Starting and returning to  college reminders

From my personal experience of starting college, it was a difficult transition where I was very close to dropping out. College can be a fun and exciting time but it is not always rainbows and butterflies; it can often be a difficult time for many. For any students starting or returning to college, I’ve included some helpful mental health tips.

Words in images:

1) Often college is portrayed as “the best time of your life” where perhaps the difficulties and challenges are not highlighted as much. This can contribute to feelings of “Why am I the only one feeling like this?” or “I shouldn’t feel this way” when our experience of college does not match what we see on TV/social media.

If you are feeling like you are far from “living your best life” when in college, you are most definitely not alone in this, although it may seem like you are the only one.

2) Back in school/home, you might have been known as “the smartest”, “the best athlete”, “popular” etc.

When you start college, these labels or roles may feel like they no longer apply to you.

The letting go of such identities may be challenging, upsetting and you may feel “lost” at times in who you are without these labels.

3) For those moving away from home or going to a college with little or no previous friends, you may be without some of your home comforts. This can be a big change considering you may have spent the majority of the past 18 months at home or with the same people.

It is important to still connect to some home comfort through this transition; perhaps bring comforting items like blankets, photos, teddys from home, or arranging calls/meetups with friends you are already comfortable with.

4) Making new friends does not always happen instantly, it may take several weeks or months to find people who you truly connect with.

Often in larger colleges, you may get chatting to someone once, and may not see them ever again.

Be patient with yourself and try not to compare how “quickly” others are making friends.

5) Making new friends can also be exhausting. Often when we start to make friends, it takes a lot of effort to put ourselves out there to begin chatting with someone and staying in contact with that person.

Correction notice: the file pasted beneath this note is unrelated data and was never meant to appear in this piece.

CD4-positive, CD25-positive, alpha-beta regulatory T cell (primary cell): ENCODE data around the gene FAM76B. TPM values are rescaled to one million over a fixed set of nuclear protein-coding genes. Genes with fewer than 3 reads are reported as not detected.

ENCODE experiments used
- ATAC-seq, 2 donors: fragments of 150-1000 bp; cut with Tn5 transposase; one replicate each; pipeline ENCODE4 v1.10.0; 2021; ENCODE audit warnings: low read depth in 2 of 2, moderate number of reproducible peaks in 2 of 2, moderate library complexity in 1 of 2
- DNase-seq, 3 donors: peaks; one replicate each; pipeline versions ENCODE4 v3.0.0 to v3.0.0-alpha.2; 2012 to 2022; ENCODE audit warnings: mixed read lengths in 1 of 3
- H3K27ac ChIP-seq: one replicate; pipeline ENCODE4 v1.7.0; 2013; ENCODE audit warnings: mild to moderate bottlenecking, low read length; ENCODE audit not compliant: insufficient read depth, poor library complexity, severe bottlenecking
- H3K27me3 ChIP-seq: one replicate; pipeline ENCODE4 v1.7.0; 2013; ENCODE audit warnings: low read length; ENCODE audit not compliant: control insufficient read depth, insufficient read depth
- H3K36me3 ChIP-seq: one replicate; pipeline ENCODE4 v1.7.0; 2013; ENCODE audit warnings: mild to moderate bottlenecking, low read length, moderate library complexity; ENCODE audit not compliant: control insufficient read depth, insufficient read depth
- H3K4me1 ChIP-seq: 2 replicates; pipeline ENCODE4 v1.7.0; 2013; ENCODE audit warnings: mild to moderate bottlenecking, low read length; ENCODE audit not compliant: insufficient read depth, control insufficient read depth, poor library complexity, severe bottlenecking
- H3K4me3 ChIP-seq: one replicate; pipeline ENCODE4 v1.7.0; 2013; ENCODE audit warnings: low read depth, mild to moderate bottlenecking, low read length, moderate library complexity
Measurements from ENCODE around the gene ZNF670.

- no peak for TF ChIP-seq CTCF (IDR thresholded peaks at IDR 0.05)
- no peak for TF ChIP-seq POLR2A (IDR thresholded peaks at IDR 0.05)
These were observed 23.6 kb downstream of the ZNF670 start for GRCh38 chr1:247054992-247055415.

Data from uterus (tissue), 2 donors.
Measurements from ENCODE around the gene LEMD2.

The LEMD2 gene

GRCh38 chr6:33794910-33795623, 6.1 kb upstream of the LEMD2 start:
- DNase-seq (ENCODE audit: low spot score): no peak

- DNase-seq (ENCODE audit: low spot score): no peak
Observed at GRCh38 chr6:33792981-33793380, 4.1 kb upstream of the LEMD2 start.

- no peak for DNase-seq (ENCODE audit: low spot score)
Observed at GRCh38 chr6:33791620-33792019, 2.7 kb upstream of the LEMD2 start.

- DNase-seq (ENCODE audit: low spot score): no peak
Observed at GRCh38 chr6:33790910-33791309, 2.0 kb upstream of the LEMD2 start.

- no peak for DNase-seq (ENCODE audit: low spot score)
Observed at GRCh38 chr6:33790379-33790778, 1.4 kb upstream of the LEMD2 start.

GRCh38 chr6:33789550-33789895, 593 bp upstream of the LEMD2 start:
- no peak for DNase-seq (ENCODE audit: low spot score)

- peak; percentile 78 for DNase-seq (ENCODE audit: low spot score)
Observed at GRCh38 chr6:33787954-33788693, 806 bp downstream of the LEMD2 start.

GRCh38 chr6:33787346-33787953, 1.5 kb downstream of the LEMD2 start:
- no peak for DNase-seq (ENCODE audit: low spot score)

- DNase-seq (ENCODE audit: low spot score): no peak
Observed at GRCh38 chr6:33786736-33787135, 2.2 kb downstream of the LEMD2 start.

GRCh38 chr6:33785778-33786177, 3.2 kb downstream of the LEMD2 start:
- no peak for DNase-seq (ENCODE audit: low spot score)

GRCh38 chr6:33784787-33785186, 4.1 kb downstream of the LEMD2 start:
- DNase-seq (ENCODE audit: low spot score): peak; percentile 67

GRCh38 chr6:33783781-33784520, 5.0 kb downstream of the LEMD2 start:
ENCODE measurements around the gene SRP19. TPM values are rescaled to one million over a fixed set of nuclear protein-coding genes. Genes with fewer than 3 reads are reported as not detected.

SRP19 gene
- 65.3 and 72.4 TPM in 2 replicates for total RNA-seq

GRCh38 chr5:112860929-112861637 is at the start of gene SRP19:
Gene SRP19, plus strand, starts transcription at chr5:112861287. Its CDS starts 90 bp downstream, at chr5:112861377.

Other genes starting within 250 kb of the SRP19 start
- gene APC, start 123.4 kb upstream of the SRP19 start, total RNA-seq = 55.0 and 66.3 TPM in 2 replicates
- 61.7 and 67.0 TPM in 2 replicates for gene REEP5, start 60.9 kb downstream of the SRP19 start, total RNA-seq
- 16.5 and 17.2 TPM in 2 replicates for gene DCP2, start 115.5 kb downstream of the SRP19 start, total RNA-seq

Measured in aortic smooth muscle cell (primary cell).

It also takes more energy to do this compared to hanging out with people we are already comfortable with.

6) College may even feel like a bigger transition alongside the current transition of many things reopening since lockdown.

You may have worries around Covid-19, social distancing, being in larger crowds, feeling pressured to go to social events when not feeling ready to, trying to make friends (oh and maybe some assignments too).

Try to nourish yourself as best as possible and find what feels right for you for where you are at now.

7) There are many different types of support within colleges to help you with this transition.

Many colleges have mental health supports but these may have long waiting lists.

Despite these waiting lists or if you do not feel ready to start therapy, it can be useful to reach out to college counsellors to see if there are alternative affordable supports in the college/area or perhaps talks/events/societies on campus that may help with some difficulties you are experiencing.

8) College is not everything. It may feel like it is everything especially if you have been told many times by perhaps colleges, schools, family, friends, media etc. that it is everything. However, it is not.

There are so many more options out there despite it feeling like college is the only route.

9) If you unsure if you have picked the right course/college, the below words of Baz Luhrmann in the song ‘Everybody’s Free (To Wear Sunscreen)’ may be helpful:

“Don’t feel guilty if you don’t know what you want to do with your life. The most interesting people I know didn’t know at 22 what they wanted to do with their lives. Some of the most interesting 40-year-olds I know still don’t.”

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